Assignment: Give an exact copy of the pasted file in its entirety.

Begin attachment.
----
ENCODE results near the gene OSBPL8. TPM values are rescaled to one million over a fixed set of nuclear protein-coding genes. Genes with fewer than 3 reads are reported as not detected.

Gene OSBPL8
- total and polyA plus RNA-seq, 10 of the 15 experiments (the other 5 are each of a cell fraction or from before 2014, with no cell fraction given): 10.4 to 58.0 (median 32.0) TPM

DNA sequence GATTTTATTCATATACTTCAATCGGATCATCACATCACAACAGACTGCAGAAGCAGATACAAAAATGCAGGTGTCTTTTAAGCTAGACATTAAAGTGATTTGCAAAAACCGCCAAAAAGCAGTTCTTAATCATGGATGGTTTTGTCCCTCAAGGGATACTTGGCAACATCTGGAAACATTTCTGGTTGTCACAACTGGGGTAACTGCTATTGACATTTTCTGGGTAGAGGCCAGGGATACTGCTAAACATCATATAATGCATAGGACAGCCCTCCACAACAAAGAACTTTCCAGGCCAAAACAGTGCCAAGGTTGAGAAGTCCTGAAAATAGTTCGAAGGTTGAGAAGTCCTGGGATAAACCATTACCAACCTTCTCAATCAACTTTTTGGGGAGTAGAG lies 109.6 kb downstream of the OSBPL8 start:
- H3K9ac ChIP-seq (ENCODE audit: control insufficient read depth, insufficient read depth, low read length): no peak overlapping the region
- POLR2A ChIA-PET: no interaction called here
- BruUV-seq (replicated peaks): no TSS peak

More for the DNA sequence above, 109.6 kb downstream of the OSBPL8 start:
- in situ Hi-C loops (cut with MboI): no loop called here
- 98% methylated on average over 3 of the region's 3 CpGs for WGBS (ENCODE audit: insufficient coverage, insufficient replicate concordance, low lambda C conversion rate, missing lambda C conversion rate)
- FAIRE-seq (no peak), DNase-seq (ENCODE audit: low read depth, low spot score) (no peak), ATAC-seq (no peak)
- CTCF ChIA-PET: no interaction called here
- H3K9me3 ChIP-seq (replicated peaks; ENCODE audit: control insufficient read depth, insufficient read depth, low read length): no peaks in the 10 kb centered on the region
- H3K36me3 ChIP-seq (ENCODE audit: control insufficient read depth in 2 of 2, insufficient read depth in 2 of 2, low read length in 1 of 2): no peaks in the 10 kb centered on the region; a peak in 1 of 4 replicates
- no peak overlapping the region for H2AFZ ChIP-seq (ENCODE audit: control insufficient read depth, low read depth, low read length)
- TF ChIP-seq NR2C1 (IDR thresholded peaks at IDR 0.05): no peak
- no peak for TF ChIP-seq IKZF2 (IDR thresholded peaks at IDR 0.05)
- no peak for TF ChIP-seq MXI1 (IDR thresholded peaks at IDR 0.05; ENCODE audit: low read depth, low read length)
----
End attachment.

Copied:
ENCODE results near the gene OSBPL8. TPM values are rescaled to one million over a fixed set of nuclear protein-coding genes. Genes with fewer than 3 reads are reported as not detected.

Gene OSBPL8
- total and polyA plus RNA-seq, 10 of the 15 experiments (the other 5 are each of a cell fraction or from before 2014, with no cell fraction given): 10.4 to 58.0 (median 32.0) TPM

DNA sequence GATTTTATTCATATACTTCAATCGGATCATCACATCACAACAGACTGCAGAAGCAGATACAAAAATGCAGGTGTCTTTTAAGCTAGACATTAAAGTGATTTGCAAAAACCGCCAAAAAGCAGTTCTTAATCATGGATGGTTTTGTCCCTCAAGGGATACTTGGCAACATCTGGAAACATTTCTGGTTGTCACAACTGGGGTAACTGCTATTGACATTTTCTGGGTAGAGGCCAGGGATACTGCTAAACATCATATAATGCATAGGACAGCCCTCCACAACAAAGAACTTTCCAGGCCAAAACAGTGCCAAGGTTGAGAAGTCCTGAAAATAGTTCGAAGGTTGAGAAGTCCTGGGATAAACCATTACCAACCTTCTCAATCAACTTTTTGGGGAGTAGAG lies 109.6 kb downstream of the OSBPL8 start:
- H3K9ac ChIP-seq (ENCODE audit: control insufficient read depth, insufficient read depth, low read length): no peak overlapping the region
- POLR2A ChIA-PET: no interaction called here
- BruUV-seq (replicated peaks): no TSS peak

More for the DNA sequence above, 109.6 kb downstream of the OSBPL8 start:
- in situ Hi-C loops (cut with MboI): no loop called here
- 98% methylated on average over 3 of the region's 3 CpGs for WGBS (ENCODE audit: insufficient coverage, insufficient replicate concordance, low lambda C conversion rate, missing lambda C conversion rate)
- FAIRE-seq (no peak), DNase-seq (ENCODE audit: low read depth, low spot score) (no peak), ATAC-seq (no peak)
- CTCF ChIA-PET: no interaction called here
- H3K9me3 ChIP-seq (replicated peaks; ENCODE audit: control insufficient read depth, insufficient read depth, low read length): no peaks in the 10 kb centered on the region
- H3K36me3 ChIP-seq (ENCODE audit: control insufficient read depth in 2 of 2, insufficient read depth in 2 of 2, low read length in 1 of 2): no peaks in the 10 kb centered on the region; a peak in 1 of 4 replicates
- no peak overlapping the region for H2AFZ ChIP-seq (ENCODE audit: control insufficient read depth, low read depth, low read length)
- TF ChIP-seq NR2C1 (IDR thresholded peaks at IDR 0.05): no peak
- no peak for TF ChIP-seq IKZF2 (IDR thresholded peaks at IDR 0.05)
- no peak for TF ChIP-seq MXI1 (IDR thresholded peaks at IDR 0.05; ENCODE audit: low read depth, low read length)